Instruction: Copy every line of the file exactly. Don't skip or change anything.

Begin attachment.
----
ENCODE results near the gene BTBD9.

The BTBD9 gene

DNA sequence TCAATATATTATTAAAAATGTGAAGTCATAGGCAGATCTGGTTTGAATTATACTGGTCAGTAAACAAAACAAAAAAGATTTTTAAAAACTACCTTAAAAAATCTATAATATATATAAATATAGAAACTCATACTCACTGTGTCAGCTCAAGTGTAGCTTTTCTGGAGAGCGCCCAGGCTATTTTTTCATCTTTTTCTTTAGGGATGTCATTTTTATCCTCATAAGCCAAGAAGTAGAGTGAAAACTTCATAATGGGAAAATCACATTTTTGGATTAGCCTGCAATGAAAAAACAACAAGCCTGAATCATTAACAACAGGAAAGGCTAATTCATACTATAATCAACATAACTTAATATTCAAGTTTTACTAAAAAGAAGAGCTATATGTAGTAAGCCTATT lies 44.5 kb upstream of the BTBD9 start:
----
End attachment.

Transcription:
ENCODE results near the gene BTBD9.

The BTBD9 gene

DNA sequence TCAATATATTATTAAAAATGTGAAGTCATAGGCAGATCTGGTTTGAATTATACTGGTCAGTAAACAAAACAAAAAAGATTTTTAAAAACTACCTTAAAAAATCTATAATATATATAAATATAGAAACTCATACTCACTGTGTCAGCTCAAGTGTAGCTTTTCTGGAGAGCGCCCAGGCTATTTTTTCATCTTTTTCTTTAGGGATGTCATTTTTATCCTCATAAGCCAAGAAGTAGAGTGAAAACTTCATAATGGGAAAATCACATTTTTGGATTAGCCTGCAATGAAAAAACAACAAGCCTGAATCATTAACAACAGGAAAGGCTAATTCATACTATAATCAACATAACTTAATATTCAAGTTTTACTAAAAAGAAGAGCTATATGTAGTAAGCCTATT lies 44.5 kb upstream of the BTBD9 start: